Qualifications of scientists are generally between primary degree and PhD level. With the increased use of biologically active substances in the medical device sector’s products, the needs for professionals with skills in biotechnology are in high demand.
This trend is making skills in biological sciences, chemistry and pharmacology all the more important to innovation in medical devices, alongside the clinical and engineering skills that have traditionally dominated innovation.
3. Other key professions
Given that it is a highly regulated industry, other roles that are prominent in the industry and provide good careers prospects include:
- Regulatory affairs professionals who track compliance of operations with regulatory requirements, advise other staff on regulatory matters, report on compliance and manage relationships with regulatory authorities
- Healthcare economists who have a leading role in establishing the benefits of a device quantitatively, and communicating these benefits to healthcare providers, health insurers and other reimbursement organisations
- HR, finance, purchasing and sales & marketing also offer good career prospects in the sector
Future careers in the industry
Medical technologies are becoming increasingly more complex, and many companies are now engaged in research and development (R&D).
Traditionally separate sectors such as medical devices, biotechnology, diagnostics, ICT, software and the pharmaceutical industry are recognising the opportunity to combine traditionally separate scientific disciplines to form new, more innovative “Smart Combination Technologies”. Advances have resulted in new services, therapies or products such as:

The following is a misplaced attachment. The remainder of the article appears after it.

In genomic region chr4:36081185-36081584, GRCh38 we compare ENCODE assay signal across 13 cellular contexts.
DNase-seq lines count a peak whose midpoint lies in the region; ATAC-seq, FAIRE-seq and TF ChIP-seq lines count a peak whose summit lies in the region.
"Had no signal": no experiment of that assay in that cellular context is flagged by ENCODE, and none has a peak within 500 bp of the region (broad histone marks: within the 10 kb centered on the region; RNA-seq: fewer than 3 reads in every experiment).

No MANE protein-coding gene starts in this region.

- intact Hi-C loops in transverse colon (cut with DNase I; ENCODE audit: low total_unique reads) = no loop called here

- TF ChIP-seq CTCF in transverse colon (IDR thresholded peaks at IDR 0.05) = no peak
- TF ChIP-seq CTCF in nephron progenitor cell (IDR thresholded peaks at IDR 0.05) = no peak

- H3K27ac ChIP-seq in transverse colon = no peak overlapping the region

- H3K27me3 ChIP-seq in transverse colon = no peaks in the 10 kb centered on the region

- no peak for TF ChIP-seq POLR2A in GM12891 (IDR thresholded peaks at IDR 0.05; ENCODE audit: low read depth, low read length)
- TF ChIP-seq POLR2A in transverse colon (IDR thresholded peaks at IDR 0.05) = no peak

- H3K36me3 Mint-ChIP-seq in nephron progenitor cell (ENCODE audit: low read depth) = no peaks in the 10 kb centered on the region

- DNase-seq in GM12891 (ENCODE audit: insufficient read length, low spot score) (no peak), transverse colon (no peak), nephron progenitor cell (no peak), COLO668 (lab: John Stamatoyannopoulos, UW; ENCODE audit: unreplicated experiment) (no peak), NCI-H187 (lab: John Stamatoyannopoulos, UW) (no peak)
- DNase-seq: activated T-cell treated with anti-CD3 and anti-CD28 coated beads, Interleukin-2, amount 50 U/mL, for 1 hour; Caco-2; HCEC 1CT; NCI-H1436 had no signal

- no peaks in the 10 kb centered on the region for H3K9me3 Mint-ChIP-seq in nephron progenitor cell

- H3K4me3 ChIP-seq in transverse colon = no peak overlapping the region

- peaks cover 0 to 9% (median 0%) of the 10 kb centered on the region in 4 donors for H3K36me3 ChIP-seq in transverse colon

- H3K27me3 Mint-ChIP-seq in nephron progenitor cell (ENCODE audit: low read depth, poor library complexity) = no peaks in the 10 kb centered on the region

- Drug – Device Combination Products; examples include drug-eluting stent, which is designed to slowly release a drug to significantly reduce the rate of re-blockage of metal stents inserted into the coronary blood vessels of the heart to maintain blood flow
- ICT (Information Communications Technology)-Device Combination Products such as imaging devices that use Computer Aided Detection software to assist radiologists in the detection of cancers or remote diabetics monitoring kits. This enables patients to be monitored by their clinician at home, avoiding any unnecessary checkups at hospitals and surgeries
- Personalised Medicine will require sophisticated diagnostics that will help clinicians select therapies that are particularly suited to a patient. Examples include testing a patient’s DNA for the presence of a particular disease such as cancer. Then, using sophisticated imaging and informatics, clinicians will be able to determine which therapies patients are likely to respond better to
While existing careers identified above will continue to be required, there will also be a requirement for people with skills that will support the development of novel, more innovative technologies.
Expertise not traditionally associated with the sector will be required in the fields of regenerative medicine, nanotechnology, software, ICT, sophisticated diagnostics, imaging, mathematics, statistics, clinical trails management, pharmaceuticals, pharmacology, bioprocessing, biotechnologies, informatics and statistics.
Irish Medical Devices Association
Irish Medical Devices Association Careers Website
The European Medical Devices Association
The European Diagnostics Manufacturers Association
Information about programmes and courses at third level
Engineers Ireland’s STEPS programme
Information about careers in Biomedical Engineering
Information about careers in the medical technology sector